This auctioning of the country's domain name produced four times the country's GDP. with internetworking equipment such as routers and switches designed for interconnection of disparate many entrepreneurs developed an interest in Tuvalu. The future of ICANN is still a bit tenuous. Narrowband ISDN) and dedicated access in the form of leased lines. trying to acquire its domain and it was not traditionally associated with strong and well-developed operational support systems. whereby through statistical multiplexing long hold times don't negatively affect the cost structure because you're sharing the channel with other users as well. repositories for the information). The traditional Internet relied on the PSTN for subscriber access to the Internet. including both LANs and WANs. and it was assigned the country code . It's also important to keep in mind that similarly to the PSTN. There's a small Pacific Islands country. links. and it must still negotiate with the winning applicants the terms under which they will operate this registry. (That was the introduction of the packet-switching technique. . the Internet was not originally structured for what we're asking it to do now. Needless to say. Naturally. routers). A lot of money is tied up in domain the user interfaces into the repositories). On the . Of course. for instance. in a cost-effective manner. So the physical framework. and screaming multimedia. and health care facilities. . to say the least. some creative and descriptive domains haven't yet been registered. some domain names are quite expensive. provisioning systems. Tuvalu auctioned the name. it is a bit political. the roadways over which a package travels on what we know as the Internet. is the same type of physical infrastructure as the PSTN—it uses the same types of communications. Initially. Tuvalu holds a 20% stake in the company. and it also has a global context: Once you register something as . One is a policy for the accreditation of registrars. and . the island is richly developing its and the other is a shared registry system for the .000 for broadband. It has reference to entertainment. educational. the Internet was designed to support data communications—bursty. two types of access were facilitated: dialup for consumers and small businesses (that is. servers (that is.In September 1998 ICANN was formed to take over. you would no longer be able to alter it by appending another country code because it already is a country code. ICANN is now introducing competition into the administration of the DNS through two bought the name for roughly US$1 million quarterly—adjustable for inflation—with a US$50 million cap over 10 years. with a population of 10. the range of analog modems. and the process of creating new domains will further challenge identifying the best branding strategy. The Organization of the Internet It's important to understand what the Internet infrastructure is composed of and how it's structured in terms of the large variety of players that are represented in the Internet space. 192 . In addition. The Internet was composed of a variety of networks.) The capacities of the links initially dedicated to the Internet were very narrowband: 56Kbps or 64Kbps. they had to rely on the PSTN. The worldwide infrastructure depended on the use of packet switches (that is. and you'd be able to acquire those for as little as US$50. where billing systems. The Internet relied on TCP/IP to move messages between different is a very appealing domain. and clients (that is. low-speed text data traffic. known as Tuvalu. with bidding starting at US$250. streaming media. even if they are not integrated. A company called . So. In 2001 ICANN operationalized seven new top-level domains.600 people. On the other hand. and many companies approached the country. unlike the domain. A story illustrates what value domain names have. and network management systems are quite It was structured to accommodate longer hold times while still facilitating low data volumes. And in order for users to actually access this public data network. and capacities.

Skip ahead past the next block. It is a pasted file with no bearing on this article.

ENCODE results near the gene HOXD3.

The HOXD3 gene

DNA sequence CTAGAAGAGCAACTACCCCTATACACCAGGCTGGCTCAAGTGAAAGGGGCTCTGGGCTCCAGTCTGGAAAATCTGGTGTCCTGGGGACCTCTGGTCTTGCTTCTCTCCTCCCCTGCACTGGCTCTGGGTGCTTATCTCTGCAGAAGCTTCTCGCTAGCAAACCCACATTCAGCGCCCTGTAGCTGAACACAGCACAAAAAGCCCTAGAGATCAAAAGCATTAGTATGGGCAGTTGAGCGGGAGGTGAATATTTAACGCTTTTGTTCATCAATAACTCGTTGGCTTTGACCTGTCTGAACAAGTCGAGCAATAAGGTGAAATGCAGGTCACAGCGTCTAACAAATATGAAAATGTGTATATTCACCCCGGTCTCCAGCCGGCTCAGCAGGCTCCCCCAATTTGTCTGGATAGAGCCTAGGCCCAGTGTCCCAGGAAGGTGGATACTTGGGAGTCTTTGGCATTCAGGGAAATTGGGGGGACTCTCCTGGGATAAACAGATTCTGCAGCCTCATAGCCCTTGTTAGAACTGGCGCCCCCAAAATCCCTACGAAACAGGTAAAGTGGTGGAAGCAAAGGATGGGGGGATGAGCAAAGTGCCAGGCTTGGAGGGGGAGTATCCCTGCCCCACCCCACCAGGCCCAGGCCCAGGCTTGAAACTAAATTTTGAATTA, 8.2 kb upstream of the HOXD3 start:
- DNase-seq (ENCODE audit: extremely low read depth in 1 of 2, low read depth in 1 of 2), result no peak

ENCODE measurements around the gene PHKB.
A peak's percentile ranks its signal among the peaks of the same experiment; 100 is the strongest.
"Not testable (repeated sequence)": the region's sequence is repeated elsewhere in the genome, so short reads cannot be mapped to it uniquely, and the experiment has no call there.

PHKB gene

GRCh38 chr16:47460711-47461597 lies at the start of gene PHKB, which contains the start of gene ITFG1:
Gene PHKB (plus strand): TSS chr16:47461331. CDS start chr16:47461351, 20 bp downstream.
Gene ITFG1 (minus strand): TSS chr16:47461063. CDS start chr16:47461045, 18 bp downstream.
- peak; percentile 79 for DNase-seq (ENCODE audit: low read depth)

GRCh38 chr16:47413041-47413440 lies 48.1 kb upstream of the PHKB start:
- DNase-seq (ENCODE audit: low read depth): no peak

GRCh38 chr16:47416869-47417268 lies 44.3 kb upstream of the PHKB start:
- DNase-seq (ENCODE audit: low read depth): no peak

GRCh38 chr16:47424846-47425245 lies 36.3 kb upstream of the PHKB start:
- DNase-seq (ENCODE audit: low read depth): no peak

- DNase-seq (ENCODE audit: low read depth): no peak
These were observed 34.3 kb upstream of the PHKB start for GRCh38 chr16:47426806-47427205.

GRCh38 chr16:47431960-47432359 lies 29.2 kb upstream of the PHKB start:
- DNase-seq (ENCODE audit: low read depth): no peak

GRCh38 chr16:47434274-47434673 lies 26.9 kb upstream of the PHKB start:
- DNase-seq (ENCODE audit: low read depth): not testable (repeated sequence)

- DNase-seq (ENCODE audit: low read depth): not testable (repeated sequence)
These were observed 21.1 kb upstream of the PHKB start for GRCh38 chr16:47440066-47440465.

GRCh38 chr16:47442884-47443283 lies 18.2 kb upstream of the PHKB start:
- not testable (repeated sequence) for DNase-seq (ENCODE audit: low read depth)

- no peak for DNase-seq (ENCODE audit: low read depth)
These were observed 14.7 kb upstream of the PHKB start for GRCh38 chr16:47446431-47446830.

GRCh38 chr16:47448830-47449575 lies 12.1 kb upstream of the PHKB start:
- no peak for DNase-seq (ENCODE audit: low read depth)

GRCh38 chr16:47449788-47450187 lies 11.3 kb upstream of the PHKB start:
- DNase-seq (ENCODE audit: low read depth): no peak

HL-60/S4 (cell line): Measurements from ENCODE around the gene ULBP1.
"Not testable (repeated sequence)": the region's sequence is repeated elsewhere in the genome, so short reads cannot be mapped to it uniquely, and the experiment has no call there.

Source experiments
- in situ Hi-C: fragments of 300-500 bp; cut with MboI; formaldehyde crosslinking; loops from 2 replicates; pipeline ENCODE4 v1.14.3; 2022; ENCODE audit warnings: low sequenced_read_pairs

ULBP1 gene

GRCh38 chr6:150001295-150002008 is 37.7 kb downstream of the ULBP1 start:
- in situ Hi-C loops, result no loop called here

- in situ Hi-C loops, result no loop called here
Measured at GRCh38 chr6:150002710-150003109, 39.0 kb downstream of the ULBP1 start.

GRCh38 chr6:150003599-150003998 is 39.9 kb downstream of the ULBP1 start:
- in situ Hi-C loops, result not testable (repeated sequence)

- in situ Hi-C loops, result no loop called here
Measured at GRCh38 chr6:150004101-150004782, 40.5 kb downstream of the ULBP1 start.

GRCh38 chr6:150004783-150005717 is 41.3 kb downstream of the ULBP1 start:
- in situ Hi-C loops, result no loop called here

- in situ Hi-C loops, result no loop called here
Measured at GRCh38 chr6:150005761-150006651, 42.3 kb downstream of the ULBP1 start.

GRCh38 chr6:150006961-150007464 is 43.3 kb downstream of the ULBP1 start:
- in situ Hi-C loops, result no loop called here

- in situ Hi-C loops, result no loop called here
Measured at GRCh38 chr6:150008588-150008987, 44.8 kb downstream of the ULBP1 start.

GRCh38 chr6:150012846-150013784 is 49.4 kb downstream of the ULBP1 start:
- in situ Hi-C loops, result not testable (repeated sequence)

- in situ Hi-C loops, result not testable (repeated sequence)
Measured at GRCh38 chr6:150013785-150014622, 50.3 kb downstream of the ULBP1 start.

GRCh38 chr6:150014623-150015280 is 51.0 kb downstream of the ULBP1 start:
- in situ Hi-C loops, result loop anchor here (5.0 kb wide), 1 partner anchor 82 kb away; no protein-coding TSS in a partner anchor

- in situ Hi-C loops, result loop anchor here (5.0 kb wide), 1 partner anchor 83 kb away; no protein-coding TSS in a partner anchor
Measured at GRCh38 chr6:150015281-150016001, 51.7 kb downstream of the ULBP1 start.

and. Figure 9.7. You would have either 56Kbps or 64Kbps lines coming in to access ports on a router. Out of that router. and dedicated lines based on T-1/E-1 capacities for larger enterprises.) Figure 9. Figure 9.6. perhaps to a small community. a local service provider with just one POP or one node for access purposes. Until there was an easier way for users to interface—the World Wide Web—the Internet was very much the province of academicians.6. The Evolution of the POP Architecture The early Internet point of presence (POP) architecture was quite simple. and computer scientists. engineers. T-1/E-1 trunks would lead to a UNIX host. POP architecture today 193 . for most typical users. POP architecture in the 1980s The architecture of the Internet today is significantly different from what it was in the early days. even T-3/E-3. in some cases. (Of course. very difficult to navigate. This UNIX environment was. looks quite different from this.7 shows some of the key components you would find in a higher-level network service provider's (NSP's) or a high-tier ISP's POP today.ISDN Primary Rate Interface (PRI). as illustrated in Figure 9.